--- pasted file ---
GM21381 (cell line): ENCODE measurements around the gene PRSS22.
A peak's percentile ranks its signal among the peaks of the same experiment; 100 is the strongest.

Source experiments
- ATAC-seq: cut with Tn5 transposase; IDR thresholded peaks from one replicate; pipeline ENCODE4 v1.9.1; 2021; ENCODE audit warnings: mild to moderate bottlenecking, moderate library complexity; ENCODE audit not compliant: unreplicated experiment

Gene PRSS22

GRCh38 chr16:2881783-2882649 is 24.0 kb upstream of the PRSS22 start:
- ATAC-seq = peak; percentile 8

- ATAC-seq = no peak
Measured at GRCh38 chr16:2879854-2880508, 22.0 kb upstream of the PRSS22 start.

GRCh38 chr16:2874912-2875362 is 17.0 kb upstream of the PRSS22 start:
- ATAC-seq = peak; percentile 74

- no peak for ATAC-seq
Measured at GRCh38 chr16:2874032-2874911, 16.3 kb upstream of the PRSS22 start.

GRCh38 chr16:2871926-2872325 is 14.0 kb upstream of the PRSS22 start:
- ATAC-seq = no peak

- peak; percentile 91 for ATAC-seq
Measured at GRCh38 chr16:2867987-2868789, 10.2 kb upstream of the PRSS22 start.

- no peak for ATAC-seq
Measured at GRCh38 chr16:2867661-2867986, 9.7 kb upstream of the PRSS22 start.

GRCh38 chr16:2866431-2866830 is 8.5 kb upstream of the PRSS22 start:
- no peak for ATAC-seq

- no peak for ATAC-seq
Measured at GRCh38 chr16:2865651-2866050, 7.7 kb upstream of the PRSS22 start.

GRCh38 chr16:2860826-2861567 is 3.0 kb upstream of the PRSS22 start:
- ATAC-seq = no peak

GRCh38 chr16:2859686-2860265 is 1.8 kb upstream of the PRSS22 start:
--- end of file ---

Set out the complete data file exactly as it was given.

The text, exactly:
GM21381 (cell line): ENCODE measurements around the gene PRSS22.
A peak's percentile ranks its signal among the peaks of the same experiment; 100 is the strongest.

Source experiments
- ATAC-seq: cut with Tn5 transposase; IDR thresholded peaks from one replicate; pipeline ENCODE4 v1.9.1; 2021; ENCODE audit warnings: mild to moderate bottlenecking, moderate library complexity; ENCODE audit not compliant: unreplicated experiment

Gene PRSS22

GRCh38 chr16:2881783-2882649 is 24.0 kb upstream of the PRSS22 start:
- ATAC-seq = peak; percentile 8

- ATAC-seq = no peak
Measured at GRCh38 chr16:2879854-2880508, 22.0 kb upstream of the PRSS22 start.

GRCh38 chr16:2874912-2875362 is 17.0 kb upstream of the PRSS22 start:
- ATAC-seq = peak; percentile 74

- no peak for ATAC-seq
Measured at GRCh38 chr16:2874032-2874911, 16.3 kb upstream of the PRSS22 start.

GRCh38 chr16:2871926-2872325 is 14.0 kb upstream of the PRSS22 start:
- ATAC-seq = no peak

- peak; percentile 91 for ATAC-seq
Measured at GRCh38 chr16:2867987-2868789, 10.2 kb upstream of the PRSS22 start.

- no peak for ATAC-seq
Measured at GRCh38 chr16:2867661-2867986, 9.7 kb upstream of the PRSS22 start.

GRCh38 chr16:2866431-2866830 is 8.5 kb upstream of the PRSS22 start:
- no peak for ATAC-seq

- no peak for ATAC-seq
Measured at GRCh38 chr16:2865651-2866050, 7.7 kb upstream of the PRSS22 start.

GRCh38 chr16:2860826-2861567 is 3.0 kb upstream of the PRSS22 start:
- ATAC-seq = no peak

GRCh38 chr16:2859686-2860265 is 1.8 kb upstream of the PRSS22 start: